Monday, 3 March 2014

The Dachnik Movement -- Changing the World Through Land Ownership -- Illustrated Version

How did Russia manage to find itself in the position of giving land to its people?  Well this has been going on for some time.  From the 1960's onward, the dacha (a small parcel of land in the country given to citizens) became a part of the Russian way of life.  First, under communism, there were strings attached.  For example, land was organised through the work-place, one had to have been working at their position (job) for five years, or that land could be forfeit if it was not cultivated.  It was not allowed to build anything other than temporary accommodation on the land.

Later in the 1980's, Russia faced major economic and political upheaval.  The dacha contributed greatly to the country's food security, and major rioting and widespread starvation were avoided.  Land at this time became privately owned without onerous conditions, but was no longer granted for free in the new capitalist regime.

Here are some example of what long-term dacha-dwellers (dachniks) have been able to achieve.  A 600 square meter property (the standard size) after 25 years of intensive, loving attention could be transformed into a fertile paradise.  No longer weed-strewn and marginal in its productivity, with a smaller number of perennial fruit trees and bushes plus vegetables it could feed a family (some only work on their dachas on weekends).  And provide surplus to trade with neighbours and preserve for winter.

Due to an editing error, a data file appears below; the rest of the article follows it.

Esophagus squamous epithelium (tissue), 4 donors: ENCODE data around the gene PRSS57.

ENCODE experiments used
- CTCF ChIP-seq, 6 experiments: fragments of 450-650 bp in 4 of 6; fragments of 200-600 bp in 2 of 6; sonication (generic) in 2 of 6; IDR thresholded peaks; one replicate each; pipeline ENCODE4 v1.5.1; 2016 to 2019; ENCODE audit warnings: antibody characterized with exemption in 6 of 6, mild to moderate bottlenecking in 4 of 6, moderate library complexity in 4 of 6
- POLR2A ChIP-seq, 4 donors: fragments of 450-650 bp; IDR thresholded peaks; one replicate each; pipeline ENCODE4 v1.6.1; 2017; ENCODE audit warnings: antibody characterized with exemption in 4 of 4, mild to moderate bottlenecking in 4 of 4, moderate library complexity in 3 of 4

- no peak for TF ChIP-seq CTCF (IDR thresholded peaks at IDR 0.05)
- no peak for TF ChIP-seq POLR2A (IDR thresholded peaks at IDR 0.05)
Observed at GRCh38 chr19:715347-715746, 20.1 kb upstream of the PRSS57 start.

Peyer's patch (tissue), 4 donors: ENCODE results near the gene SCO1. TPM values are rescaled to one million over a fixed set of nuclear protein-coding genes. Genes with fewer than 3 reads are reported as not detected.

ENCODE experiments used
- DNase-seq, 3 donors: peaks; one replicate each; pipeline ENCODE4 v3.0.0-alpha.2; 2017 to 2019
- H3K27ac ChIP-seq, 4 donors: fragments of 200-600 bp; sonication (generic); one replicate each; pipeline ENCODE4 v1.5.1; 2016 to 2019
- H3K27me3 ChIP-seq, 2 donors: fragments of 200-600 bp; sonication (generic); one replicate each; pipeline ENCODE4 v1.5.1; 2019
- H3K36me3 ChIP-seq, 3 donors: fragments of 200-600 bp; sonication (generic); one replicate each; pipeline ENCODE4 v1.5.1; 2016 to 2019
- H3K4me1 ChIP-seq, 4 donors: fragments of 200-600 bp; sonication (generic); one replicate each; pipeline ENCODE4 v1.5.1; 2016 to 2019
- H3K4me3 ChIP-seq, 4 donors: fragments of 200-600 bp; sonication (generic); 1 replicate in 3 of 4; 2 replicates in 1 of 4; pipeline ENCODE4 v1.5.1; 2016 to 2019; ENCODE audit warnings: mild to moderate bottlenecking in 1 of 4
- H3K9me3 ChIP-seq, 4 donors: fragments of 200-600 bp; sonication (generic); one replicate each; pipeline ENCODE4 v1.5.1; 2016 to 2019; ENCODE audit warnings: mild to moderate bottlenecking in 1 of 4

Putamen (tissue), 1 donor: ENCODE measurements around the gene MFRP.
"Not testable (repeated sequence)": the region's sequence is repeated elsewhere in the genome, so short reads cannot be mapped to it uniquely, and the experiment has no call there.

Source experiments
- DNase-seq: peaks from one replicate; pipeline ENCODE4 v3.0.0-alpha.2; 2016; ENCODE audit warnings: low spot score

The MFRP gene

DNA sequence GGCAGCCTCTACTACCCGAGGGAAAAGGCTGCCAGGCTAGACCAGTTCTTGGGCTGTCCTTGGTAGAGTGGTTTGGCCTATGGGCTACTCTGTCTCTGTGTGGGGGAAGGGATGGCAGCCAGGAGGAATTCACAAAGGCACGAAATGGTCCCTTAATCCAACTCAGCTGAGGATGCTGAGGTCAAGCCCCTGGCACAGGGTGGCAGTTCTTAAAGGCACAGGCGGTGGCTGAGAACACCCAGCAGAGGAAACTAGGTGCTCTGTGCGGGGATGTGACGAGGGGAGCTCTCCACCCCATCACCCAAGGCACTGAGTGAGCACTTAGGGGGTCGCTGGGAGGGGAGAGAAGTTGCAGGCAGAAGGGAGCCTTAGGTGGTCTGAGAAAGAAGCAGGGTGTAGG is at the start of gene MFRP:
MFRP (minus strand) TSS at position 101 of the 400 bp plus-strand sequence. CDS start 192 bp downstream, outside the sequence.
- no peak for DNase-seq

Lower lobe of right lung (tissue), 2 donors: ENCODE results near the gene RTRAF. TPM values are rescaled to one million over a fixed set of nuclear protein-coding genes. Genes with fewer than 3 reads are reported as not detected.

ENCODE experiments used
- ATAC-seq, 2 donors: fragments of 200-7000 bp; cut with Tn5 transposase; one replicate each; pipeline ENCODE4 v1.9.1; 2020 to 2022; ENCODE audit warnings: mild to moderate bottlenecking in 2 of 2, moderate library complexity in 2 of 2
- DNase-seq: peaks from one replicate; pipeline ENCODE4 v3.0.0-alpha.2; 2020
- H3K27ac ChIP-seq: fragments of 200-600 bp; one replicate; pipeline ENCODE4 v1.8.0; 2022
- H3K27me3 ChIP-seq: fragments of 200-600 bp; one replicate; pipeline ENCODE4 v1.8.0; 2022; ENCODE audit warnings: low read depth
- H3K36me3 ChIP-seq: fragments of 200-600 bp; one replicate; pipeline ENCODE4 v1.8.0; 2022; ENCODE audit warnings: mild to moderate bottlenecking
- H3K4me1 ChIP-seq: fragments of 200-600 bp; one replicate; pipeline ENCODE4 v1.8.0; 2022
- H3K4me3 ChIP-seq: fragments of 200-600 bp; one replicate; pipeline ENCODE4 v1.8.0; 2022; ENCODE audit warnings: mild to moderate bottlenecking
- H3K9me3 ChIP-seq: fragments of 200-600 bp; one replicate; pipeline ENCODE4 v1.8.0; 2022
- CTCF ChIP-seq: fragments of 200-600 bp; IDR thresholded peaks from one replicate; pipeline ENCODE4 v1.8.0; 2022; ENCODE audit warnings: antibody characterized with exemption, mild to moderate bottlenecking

Other additional resources that were used during Russia's moment of economic crisis were the nearby forests (mushrooms and berries) and additional land that was used for potato growing.  So much so that dacha food productivity far eclipsed commercial cropping for staple food items (potatoes, for example).

It is estimated that 40 million families, or 120 million people (85% of Russia's population) are currently growing food on their dachas.  They are supported by 20 magazines, 5 television programs and numerous informative websites and an organisation specifically for dachniks.

Today, the Ringing Cedars movement, based on a series of books by Vladimir Megre, is rekindling the interest of the Russian youth in living on the land, partnering and raising a family under wholesome conditions.  The number of kin's settlement villages (made up of individual domains for families, of one hectare) is already in the hundreds.  This has occurred in less than two decades since the books were written.

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